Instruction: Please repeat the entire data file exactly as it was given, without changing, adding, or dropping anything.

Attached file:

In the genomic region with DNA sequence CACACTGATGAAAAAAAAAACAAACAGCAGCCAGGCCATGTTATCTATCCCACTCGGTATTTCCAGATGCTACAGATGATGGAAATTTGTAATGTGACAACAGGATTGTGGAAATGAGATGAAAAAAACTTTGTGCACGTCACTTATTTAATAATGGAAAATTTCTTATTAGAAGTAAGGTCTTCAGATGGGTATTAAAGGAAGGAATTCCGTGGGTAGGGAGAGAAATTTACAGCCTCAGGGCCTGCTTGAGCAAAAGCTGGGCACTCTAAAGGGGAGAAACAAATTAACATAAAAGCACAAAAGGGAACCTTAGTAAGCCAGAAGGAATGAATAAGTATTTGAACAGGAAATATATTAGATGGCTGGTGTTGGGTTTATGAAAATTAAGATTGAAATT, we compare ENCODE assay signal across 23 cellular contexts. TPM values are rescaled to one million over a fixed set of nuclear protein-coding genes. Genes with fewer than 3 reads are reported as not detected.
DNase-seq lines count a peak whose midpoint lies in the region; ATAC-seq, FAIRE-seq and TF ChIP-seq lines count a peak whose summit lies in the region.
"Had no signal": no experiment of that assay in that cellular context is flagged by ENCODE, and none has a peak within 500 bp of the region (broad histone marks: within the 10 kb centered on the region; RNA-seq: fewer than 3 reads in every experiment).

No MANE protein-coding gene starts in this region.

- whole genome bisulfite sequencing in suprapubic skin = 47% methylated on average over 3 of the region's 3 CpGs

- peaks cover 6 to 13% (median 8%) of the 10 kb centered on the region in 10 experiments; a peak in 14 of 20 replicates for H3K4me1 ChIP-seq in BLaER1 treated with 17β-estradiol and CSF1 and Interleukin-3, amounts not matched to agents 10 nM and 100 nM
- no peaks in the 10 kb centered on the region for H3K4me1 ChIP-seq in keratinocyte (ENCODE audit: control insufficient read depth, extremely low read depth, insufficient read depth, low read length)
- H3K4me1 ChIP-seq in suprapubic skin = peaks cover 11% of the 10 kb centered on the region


In the genomic region with DNA sequence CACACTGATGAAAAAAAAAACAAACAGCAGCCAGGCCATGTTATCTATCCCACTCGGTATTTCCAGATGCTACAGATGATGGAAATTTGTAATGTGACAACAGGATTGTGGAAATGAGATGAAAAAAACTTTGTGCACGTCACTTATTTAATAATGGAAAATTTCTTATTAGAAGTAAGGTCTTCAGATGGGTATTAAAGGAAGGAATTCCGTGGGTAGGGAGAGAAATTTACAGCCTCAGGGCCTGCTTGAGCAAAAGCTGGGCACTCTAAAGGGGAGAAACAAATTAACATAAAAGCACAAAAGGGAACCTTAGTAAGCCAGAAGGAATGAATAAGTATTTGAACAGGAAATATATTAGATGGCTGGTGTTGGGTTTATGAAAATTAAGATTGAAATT, we compare ENCODE assay signal across 23 cellular contexts. TPM values are rescaled to one million over a fixed set of nuclear protein-coding genes. Genes with fewer than 3 reads are reported as not detected.
DNase-seq lines count a peak whose midpoint lies in the region; ATAC-seq, FAIRE-seq and TF ChIP-seq lines count a peak whose summit lies in the region.
"Had no signal": no experiment of that assay in that cellular context is flagged by ENCODE, and none has a peak within 500 bp of the region (broad histone marks: within the 10 kb centered on the region; RNA-seq: fewer than 3 reads in every experiment).

No MANE protein-coding gene starts in this region.

- whole genome bisulfite sequencing in suprapubic skin = 47% methylated on average over 3 of the region's 3 CpGs

- peaks cover 6 to 13% (median 8%) of the 10 kb centered on the region in 10 experiments; a peak in 14 of 20 replicates for H3K4me1 ChIP-seq in BLaER1 treated with 17β-estradiol and CSF1 and Interleukin-3, amounts not matched to agents 10 nM and 100 nM
- no peaks in the 10 kb centered on the region for H3K4me1 ChIP-seq in keratinocyte (ENCODE audit: control insufficient read depth, extremely low read depth, insufficient read depth, low read length)
- H3K4me1 ChIP-seq in suprapubic skin = peaks cover 11% of the 10 kb centered on the region